Tuesday, February 28, 2012
Following a year when the state’s rate of economic growth first exceeded and then fell short of national growth, the Massachusetts economy is expected to track national growth in the coming months. For both the nation and the state, there is cause for cautious optimism, arising from a number of recent positive indicators. For the state, the unemployment rate is down, and well below the national rate. Gross state product has grown at above or near the national rate for many quarters. Initial claims for unemployment compensation are falling. The MassBenchmarks Leading Economic Index anticipates faster growth in the months ahead. Nationally, most indicators of the labor market — employment growth, the unemployment rate, initial claims for unemployment compensation — are headed in the right direction. Retail sales are strong. Housing is showing some tentative signs of improvement. All these factors suggest modest but improving economic growth during 2012.
Caution must be exercised, however, due to threats beyond the state’s borders. The impact of events in Europe could affect the state both through a decline in exports and through financial contagion. Forty percent of international exports from the Commonwealth have a European destination. A slowdown in Europe or a recession there will negatively impact these export flows. A full-blown financial crisis originating in Europe, as recent history shows us, can rapidly spread throughout the global economy. The recent creep in oil prices and the possibility of supply disruptions also remain a concern. For example, if Iranian oil supplies needed to be replaced, there would be little buffer production capacity left to moderate further price increases. Other risks include further fiscal tightening from the federal government, further household deleveraging, and continuing high levels of uncertainty among households and businesses.
If these sources of caution can be navigated without mishap, economic growth is expected to continue at a modest pace. And unless labor productivity growth turns out to be more moderate than historical norms lead us to expect, a modestly growing economy will bring down the unemployment rate only very slowly. To date, the falling unemployment rate in the state masks continuing distress in some segments of its labor market and regions. Many discouraged workers have left the labor force entirely; others are working part time involuntarily. For skilled and unskilled blue collar workers alike, construction workers, and young workers in virtually every occupation, unemployment far exceeds job openings. The plight of younger workers is especially worrisome and is the result of a weak economy that is experiencing reduced job turnover due in part to older workers postponing retirement. One consequence of this is a household formation rate at an all-time low, as young adults increasingly lack the economic wherewithal to form new families. The present economy is creating a legacy of lost potential and increasing income inequality.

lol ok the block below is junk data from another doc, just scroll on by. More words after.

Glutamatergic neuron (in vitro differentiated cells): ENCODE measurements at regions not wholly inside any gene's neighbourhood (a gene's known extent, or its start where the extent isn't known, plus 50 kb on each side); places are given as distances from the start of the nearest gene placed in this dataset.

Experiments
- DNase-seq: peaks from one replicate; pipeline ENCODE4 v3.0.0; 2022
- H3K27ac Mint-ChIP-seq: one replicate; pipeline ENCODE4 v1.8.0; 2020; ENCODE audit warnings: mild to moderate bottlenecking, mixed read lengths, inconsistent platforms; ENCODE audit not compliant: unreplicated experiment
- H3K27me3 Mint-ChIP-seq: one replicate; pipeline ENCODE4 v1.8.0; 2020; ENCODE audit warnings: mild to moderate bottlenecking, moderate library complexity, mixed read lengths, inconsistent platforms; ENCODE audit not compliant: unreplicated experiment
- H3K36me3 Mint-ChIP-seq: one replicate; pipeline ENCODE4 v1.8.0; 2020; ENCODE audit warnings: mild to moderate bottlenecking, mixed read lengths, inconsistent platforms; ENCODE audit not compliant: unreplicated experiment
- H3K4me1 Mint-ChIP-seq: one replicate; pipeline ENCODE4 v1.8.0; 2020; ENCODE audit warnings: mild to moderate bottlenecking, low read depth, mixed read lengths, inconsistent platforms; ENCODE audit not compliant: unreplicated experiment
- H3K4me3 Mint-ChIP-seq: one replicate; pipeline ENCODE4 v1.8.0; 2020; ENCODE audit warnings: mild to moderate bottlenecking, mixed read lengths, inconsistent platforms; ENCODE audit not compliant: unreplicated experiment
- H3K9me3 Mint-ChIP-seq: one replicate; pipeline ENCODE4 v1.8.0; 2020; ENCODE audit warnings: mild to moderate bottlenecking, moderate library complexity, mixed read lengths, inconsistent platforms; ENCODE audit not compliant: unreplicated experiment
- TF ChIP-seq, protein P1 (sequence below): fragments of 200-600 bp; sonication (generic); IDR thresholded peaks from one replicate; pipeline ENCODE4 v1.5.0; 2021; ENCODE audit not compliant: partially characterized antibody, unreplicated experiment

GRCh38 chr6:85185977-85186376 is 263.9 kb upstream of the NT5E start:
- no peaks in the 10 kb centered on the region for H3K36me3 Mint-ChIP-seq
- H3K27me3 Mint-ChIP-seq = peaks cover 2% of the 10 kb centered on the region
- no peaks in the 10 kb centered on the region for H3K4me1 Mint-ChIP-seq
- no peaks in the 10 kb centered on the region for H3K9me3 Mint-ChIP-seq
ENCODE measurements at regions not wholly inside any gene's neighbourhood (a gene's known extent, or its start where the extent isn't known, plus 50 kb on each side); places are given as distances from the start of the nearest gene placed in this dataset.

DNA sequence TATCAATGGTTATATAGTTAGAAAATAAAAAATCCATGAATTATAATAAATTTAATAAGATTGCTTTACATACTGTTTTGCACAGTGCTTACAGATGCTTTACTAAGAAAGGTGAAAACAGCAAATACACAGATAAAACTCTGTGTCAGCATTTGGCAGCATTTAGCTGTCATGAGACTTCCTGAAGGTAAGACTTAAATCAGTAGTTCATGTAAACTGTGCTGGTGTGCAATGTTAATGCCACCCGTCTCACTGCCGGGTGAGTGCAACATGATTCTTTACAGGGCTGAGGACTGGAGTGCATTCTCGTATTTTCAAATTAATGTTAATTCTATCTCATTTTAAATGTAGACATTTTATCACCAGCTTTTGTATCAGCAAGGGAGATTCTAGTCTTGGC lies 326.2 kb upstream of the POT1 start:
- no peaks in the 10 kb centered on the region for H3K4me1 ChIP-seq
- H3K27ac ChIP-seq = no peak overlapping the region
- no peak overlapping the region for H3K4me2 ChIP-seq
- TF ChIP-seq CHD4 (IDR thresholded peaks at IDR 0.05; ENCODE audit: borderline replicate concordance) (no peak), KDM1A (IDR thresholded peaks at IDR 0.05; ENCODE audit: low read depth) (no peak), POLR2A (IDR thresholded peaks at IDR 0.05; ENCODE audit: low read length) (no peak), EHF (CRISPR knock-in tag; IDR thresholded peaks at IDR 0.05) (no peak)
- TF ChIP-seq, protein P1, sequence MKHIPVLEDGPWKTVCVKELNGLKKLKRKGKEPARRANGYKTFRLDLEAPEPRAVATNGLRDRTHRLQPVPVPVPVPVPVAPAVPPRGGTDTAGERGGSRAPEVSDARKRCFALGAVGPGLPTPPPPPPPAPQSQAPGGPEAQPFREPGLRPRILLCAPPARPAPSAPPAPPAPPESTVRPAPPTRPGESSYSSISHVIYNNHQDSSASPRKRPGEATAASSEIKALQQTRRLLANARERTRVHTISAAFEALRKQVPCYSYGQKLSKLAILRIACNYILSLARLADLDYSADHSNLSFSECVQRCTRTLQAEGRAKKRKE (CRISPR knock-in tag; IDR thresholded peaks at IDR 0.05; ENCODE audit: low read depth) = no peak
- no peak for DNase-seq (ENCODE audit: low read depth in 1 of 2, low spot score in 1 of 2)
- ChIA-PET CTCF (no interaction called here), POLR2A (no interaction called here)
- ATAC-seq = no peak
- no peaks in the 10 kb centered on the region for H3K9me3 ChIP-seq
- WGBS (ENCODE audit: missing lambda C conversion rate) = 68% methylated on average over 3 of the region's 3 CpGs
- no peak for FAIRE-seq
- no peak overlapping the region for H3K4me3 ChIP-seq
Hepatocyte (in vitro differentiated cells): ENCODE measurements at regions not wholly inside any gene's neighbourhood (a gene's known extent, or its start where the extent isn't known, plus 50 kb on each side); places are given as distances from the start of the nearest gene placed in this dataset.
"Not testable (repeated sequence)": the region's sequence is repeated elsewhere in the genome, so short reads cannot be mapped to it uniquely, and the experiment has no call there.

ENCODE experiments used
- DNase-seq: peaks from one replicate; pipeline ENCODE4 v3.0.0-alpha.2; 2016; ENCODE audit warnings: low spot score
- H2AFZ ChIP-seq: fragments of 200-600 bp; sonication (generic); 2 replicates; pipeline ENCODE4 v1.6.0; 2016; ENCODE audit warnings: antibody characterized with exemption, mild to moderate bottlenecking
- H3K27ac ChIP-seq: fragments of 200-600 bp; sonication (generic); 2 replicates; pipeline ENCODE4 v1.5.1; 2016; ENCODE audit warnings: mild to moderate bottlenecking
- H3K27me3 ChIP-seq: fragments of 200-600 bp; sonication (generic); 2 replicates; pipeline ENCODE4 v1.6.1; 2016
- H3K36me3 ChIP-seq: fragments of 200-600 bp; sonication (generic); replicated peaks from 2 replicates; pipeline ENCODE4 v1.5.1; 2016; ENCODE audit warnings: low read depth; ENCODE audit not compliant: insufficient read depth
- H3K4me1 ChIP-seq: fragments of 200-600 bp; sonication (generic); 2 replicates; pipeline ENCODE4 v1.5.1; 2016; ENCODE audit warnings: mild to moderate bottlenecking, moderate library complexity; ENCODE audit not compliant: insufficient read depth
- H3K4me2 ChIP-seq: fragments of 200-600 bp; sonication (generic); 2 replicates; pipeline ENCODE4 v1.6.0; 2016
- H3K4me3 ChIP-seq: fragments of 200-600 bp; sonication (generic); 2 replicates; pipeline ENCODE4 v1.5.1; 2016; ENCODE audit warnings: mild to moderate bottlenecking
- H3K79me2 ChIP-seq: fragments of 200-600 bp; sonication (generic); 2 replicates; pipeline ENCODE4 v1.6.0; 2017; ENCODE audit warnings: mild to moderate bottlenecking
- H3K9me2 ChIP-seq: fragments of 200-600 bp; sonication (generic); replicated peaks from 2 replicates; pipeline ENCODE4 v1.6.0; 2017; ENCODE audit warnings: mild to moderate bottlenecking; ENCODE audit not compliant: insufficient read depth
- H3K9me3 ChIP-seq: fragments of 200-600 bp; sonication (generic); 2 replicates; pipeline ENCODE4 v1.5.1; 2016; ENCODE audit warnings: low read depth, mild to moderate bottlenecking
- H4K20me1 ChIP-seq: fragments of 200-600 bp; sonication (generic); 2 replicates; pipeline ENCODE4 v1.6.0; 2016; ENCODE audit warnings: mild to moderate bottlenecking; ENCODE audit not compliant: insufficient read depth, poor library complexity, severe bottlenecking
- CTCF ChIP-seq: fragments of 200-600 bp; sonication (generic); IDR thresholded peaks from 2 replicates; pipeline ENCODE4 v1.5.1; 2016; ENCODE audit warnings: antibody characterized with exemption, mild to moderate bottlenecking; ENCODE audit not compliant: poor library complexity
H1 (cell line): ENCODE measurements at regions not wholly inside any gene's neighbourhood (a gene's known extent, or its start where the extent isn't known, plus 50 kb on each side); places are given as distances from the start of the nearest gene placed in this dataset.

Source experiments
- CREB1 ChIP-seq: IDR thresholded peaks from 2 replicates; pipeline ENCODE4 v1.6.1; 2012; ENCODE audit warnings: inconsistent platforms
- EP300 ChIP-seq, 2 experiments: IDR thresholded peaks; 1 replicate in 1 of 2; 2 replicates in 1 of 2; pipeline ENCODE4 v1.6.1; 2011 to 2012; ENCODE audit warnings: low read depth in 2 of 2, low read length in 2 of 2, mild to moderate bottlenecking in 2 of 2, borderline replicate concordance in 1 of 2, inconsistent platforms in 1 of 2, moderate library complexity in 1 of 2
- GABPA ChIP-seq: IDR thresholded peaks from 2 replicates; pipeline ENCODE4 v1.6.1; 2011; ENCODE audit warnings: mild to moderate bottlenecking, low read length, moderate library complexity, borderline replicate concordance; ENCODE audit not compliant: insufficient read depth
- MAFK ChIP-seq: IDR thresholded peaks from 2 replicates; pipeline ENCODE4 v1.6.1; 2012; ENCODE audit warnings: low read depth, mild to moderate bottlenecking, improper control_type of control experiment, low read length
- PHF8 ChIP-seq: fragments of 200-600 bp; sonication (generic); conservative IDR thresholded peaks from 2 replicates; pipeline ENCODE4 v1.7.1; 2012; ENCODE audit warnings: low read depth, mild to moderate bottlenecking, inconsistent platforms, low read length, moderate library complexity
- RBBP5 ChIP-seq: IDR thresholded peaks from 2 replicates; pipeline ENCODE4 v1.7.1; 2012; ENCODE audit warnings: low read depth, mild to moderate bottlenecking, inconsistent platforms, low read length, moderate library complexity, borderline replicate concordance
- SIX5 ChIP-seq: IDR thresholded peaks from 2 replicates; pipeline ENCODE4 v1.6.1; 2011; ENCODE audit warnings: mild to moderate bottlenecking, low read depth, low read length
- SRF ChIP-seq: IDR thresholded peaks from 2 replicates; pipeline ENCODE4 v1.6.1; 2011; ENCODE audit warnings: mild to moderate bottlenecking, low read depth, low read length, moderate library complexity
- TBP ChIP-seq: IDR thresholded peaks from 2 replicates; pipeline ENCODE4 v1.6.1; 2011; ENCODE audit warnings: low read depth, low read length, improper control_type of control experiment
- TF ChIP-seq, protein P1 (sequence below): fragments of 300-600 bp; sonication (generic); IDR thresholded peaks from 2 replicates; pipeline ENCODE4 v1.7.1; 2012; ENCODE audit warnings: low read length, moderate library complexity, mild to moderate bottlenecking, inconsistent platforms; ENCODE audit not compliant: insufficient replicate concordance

Massachusetts faces a future that is hopeful, cautionary, and painful. The state has many sources of strength, but pockets of weakness and severe hardship remain in many of our older cities, in segments of our labor market, and in sectors such as housing. We can only hope that a continuing economic recovery is strong and broad enough to encompass all segments of the economy.
To help identify industries and occupations in which jobs are available ― and to detect emerging labor and skills shortages ― Massachusetts developed a statewide job vacancy survey beginning in 2002. Regrettably, this survey was discontinued in 2010. The MassBenchmarks Editorial Board calls upon state officials to reinstate this survey or to develop an alternative strategy for providing critical labor supply and demand data for Massachusetts and its regions.
For more information, please contact:
MassBenchmarks Editorial Board
Michael Best, University of Massachusetts Lowell
For timely and comprehensive analysis of the Massachusetts economy, please visit MassBenchmarks at www.massbenchmarks.org.